Hot Scoop: Even Mitt Couldn’t Stand Donald Trump
The first tell-all expose from the Romney campaign emerged yesterday. In it, McKay Coppins from Buzzfeed revealed that like most of America, Mitt Romney’s campaign finds Donald Trump irritating. According to Coppins:
Several of the campaign staffers in Boston had grown so sick of Trump’s demands that they refused to deal with him anymore.
The task of keeping him happy, then, fell mainly to campaign press secretary Andrea Saul, a natural schmoozer with a disarming Georgia accent and an inordinate tolerance for BS. Trump’s entourage called campaign headquarters constantly, eagerly passing along strategy ideas from their boss, and the calls were always patched through to Saul’s office. Her desk became littered with Trump aides’ business cards, and post-it notes reminding her to call them back. (Saul did not respond to BuzzFeed’s request for comment.)
The surprise of Coppins’ story is that this irritation didn’t erupt in the autumn, when Trump was loudly proclaiming his doubts about President Obama’s college records to anyone who would listen. This was before Trump even endorsed Romney at the beginning of February. By the general election, the situation, as Coppins described was:
But even after all the hassle, Romney was extremely reluctant to publicly cut ties with Trump. Some in the campaign worried it would draw unnecessary attention to an episode they’d rather be forgotten in the general election, while others thought Trump might turn his powers of provocation on Romney if they snubbed him — drawing the ire of that elusive “base.”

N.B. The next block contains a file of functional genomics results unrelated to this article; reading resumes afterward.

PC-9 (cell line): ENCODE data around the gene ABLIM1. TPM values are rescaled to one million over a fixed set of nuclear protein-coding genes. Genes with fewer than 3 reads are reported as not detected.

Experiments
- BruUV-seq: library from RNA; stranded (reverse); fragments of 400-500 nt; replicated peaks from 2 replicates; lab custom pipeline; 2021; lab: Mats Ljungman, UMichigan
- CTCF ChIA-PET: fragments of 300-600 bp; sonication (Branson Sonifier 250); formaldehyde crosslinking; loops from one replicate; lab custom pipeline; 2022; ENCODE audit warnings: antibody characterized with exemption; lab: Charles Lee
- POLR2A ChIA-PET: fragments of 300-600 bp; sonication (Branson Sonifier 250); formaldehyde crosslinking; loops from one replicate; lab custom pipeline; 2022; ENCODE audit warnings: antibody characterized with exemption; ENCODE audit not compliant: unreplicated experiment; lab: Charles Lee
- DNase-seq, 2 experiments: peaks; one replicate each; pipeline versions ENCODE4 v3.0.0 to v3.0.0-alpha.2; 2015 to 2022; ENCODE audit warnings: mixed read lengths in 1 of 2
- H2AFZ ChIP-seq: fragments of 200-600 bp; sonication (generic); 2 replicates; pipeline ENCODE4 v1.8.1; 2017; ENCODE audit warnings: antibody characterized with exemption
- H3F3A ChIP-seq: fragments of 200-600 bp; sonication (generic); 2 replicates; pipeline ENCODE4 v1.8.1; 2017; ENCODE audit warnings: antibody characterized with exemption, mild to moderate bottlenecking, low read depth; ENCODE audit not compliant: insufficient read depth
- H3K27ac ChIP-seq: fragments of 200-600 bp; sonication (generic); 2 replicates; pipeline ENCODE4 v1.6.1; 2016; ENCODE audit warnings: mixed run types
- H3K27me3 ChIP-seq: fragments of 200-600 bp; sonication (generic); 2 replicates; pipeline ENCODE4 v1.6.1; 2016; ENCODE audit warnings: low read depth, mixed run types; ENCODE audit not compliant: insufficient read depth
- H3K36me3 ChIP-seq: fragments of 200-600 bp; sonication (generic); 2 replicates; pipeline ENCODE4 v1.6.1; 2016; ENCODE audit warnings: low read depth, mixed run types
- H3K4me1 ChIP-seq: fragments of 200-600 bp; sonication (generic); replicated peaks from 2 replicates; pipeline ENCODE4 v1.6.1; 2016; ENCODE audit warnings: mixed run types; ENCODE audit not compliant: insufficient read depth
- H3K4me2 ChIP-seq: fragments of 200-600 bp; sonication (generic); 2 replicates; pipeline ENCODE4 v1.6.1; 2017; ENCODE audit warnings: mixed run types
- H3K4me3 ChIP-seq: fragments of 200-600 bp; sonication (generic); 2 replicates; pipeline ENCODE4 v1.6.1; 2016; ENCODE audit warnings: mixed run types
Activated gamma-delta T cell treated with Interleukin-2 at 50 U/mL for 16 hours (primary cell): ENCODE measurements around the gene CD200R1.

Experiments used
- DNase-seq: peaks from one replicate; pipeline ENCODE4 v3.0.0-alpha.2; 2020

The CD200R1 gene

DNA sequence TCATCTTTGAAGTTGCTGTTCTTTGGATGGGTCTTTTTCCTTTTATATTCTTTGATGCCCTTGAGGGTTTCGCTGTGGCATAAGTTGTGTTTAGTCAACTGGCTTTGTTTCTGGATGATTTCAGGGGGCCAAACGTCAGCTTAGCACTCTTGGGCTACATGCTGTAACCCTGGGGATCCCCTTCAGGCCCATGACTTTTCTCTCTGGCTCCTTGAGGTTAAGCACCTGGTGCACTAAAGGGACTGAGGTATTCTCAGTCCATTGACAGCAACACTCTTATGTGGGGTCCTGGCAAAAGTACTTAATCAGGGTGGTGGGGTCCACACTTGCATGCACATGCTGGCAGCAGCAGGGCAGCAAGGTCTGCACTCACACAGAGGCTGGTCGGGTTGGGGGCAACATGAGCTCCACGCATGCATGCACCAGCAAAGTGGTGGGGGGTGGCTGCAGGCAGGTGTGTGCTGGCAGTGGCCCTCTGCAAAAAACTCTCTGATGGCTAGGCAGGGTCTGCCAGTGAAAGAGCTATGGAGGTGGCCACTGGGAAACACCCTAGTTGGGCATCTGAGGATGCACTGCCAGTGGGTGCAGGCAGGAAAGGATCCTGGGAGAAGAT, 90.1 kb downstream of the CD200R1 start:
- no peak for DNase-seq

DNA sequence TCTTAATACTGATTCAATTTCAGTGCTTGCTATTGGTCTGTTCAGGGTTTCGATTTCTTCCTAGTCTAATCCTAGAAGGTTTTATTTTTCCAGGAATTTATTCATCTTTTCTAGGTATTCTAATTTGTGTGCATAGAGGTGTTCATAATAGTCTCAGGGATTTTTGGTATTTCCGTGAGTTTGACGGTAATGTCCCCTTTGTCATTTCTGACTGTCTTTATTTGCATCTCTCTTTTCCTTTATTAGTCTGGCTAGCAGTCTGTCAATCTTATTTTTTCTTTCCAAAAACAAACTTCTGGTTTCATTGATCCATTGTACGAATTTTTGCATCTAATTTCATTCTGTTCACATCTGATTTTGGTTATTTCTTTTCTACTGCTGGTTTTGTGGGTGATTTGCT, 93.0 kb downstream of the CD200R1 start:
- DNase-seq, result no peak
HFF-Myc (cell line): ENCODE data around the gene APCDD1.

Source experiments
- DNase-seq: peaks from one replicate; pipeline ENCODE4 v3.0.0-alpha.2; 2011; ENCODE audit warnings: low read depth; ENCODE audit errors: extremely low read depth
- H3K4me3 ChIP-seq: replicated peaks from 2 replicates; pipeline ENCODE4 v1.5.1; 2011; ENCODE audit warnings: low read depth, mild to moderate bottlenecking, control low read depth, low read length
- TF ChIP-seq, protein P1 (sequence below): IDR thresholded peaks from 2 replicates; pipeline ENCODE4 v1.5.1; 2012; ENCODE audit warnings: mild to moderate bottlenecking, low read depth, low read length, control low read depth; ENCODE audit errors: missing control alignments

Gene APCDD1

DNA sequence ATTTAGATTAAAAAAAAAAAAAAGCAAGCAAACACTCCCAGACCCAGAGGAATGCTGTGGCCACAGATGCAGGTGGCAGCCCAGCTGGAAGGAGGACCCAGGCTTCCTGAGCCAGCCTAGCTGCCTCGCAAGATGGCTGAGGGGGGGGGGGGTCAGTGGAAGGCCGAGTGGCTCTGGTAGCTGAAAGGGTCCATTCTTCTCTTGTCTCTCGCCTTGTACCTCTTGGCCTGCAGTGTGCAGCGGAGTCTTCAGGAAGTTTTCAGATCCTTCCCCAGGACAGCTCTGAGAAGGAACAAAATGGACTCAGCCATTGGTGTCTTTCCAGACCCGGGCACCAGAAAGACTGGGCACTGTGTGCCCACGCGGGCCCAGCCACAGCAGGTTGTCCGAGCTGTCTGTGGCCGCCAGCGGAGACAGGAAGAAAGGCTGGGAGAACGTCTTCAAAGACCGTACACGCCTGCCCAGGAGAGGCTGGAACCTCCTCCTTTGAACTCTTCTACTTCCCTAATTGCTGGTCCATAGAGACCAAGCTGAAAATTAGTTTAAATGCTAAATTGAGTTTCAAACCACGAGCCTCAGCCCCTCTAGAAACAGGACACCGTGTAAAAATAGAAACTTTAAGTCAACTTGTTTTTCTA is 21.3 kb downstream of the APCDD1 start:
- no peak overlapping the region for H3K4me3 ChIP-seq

So Trump barreled along toward Election Day, ostensibly supporting Romney but ultimately unwilling to do what was necessary to get him elected (in this case, laying low and keeping his mouth shut). He used Romney’s candidacy as a vehicle to rail against the president he hated, and when he was feeling generous, he occasionally paid lip service to the Republican nominee.
The real question is why Romney stooped so low as to court Trump in the first place. Donald Trump may be a rich developer and reality television star but he is also universally acknowledged to be a buffoon. Romney got Trump’s endorsement at a time when his primary campaign was still on unsteady ground—only two days after beating back Newt Gingrich in the Florida primary. At the time, Gingrich was considered a favorite for Trump’s endorsement and it helped swing enough momentum in the Republican primary for Romney to finally put Gingrich away. (Although it took two months for Romney to best Rick Santorum).
Trump’s endorsement proved an albatross for Romney. Even though it provided a momentary boost in the GOP primary, the former Massachusetts governor paid a price for Trump’s backing until Election Day–as the media swarm every time The Donald clears his throat. Every time Trump made a crass play for publicity or a crude comment, it reflected badly on Romney (and was great copy for journalists). It didn’t cost him the election (after all, Trump’s far too an insignificant figure to influence many voters) but for a candidate already in a hard-fought election, Trump was just one more irritation that Romney didn’t need.
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